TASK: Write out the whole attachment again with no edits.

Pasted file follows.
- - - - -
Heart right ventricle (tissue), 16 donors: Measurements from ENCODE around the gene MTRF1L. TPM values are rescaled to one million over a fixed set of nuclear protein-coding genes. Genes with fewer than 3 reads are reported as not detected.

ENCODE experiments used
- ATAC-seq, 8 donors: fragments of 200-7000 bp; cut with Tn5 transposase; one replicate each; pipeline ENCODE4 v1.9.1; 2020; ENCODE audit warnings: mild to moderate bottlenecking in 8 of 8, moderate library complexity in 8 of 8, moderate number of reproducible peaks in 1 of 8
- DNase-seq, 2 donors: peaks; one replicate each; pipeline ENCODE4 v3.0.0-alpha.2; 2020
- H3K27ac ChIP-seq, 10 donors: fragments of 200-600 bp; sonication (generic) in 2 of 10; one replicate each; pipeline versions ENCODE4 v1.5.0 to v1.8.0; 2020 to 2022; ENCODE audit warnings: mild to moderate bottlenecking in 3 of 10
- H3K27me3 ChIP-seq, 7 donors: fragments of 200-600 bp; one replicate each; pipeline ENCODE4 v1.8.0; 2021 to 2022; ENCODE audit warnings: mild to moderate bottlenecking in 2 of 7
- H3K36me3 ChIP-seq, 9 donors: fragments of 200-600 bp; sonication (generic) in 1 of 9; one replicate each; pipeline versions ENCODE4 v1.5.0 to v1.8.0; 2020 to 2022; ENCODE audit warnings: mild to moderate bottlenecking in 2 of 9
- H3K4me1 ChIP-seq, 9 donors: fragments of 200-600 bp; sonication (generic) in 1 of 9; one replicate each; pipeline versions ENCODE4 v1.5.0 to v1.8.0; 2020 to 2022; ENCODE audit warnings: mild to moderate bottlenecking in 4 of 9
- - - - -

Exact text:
Heart right ventricle (tissue), 16 donors: Measurements from ENCODE around the gene MTRF1L. TPM values are rescaled to one million over a fixed set of nuclear protein-coding genes. Genes with fewer than 3 reads are reported as not detected.

ENCODE experiments used
- ATAC-seq, 8 donors: fragments of 200-7000 bp; cut with Tn5 transposase; one replicate each; pipeline ENCODE4 v1.9.1; 2020; ENCODE audit warnings: mild to moderate bottlenecking in 8 of 8, moderate library complexity in 8 of 8, moderate number of reproducible peaks in 1 of 8
- DNase-seq, 2 donors: peaks; one replicate each; pipeline ENCODE4 v3.0.0-alpha.2; 2020
- H3K27ac ChIP-seq, 10 donors: fragments of 200-600 bp; sonication (generic) in 2 of 10; one replicate each; pipeline versions ENCODE4 v1.5.0 to v1.8.0; 2020 to 2022; ENCODE audit warnings: mild to moderate bottlenecking in 3 of 10
- H3K27me3 ChIP-seq, 7 donors: fragments of 200-600 bp; one replicate each; pipeline ENCODE4 v1.8.0; 2021 to 2022; ENCODE audit warnings: mild to moderate bottlenecking in 2 of 7
- H3K36me3 ChIP-seq, 9 donors: fragments of 200-600 bp; sonication (generic) in 1 of 9; one replicate each; pipeline versions ENCODE4 v1.5.0 to v1.8.0; 2020 to 2022; ENCODE audit warnings: mild to moderate bottlenecking in 2 of 9
- H3K4me1 ChIP-seq, 9 donors: fragments of 200-600 bp; sonication (generic) in 1 of 9; one replicate each; pipeline versions ENCODE4 v1.5.0 to v1.8.0; 2020 to 2022; ENCODE audit warnings: mild to moderate bottlenecking in 4 of 9